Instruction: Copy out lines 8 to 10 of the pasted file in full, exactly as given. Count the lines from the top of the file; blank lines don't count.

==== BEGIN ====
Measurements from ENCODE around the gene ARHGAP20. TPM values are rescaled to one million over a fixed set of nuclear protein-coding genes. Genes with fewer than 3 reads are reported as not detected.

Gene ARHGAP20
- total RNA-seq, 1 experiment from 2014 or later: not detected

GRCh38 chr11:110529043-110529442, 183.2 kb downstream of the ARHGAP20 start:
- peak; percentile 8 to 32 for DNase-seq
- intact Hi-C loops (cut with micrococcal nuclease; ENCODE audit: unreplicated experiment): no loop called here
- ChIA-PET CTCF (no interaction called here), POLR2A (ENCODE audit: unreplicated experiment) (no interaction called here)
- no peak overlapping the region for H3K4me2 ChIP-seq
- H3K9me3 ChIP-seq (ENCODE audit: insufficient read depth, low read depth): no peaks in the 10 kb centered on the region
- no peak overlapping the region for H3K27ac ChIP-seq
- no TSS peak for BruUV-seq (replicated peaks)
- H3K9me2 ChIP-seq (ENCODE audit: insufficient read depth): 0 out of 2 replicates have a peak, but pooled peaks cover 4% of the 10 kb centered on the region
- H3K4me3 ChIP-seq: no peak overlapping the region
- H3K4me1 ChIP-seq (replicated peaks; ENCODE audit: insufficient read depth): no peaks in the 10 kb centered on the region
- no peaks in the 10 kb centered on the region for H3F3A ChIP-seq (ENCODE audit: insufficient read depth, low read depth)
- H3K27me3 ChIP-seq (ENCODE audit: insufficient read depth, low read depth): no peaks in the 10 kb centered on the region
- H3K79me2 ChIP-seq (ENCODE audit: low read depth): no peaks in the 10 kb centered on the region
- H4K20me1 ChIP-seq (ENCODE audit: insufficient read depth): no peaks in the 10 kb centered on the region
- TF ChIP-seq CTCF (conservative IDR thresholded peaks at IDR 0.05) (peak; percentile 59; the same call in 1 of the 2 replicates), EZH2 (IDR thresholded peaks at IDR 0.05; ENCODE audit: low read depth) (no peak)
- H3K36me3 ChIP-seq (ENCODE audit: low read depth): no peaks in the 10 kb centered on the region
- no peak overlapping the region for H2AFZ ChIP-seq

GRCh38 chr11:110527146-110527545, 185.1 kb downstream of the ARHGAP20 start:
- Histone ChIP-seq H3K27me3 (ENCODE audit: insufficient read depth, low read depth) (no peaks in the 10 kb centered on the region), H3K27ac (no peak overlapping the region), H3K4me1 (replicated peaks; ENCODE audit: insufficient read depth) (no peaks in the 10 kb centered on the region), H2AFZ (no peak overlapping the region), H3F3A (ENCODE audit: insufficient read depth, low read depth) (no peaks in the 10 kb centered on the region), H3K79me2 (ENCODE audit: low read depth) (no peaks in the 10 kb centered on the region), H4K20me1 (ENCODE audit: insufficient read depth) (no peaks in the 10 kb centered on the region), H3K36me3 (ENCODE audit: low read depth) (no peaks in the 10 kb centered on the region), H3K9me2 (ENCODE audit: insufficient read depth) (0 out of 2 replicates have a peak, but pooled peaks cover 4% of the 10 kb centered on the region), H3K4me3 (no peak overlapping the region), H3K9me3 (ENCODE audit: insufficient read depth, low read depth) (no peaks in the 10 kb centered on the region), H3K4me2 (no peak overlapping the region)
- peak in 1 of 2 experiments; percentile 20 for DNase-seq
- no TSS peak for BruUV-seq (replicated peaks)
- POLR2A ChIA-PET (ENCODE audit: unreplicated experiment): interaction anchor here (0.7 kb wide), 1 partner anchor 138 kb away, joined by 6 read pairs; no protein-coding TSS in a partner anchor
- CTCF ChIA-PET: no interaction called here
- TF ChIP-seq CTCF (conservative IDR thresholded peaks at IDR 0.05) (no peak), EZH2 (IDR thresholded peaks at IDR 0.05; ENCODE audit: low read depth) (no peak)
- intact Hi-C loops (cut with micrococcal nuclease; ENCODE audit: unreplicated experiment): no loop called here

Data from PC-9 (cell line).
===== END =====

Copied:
- no peak overlapping the region for H3K4me2 ChIP-seq
- H3K9me3 ChIP-seq (ENCODE audit: insufficient read depth, low read depth): no peaks in the 10 kb centered on the region
- no peak overlapping the region for H3K27ac ChIP-seq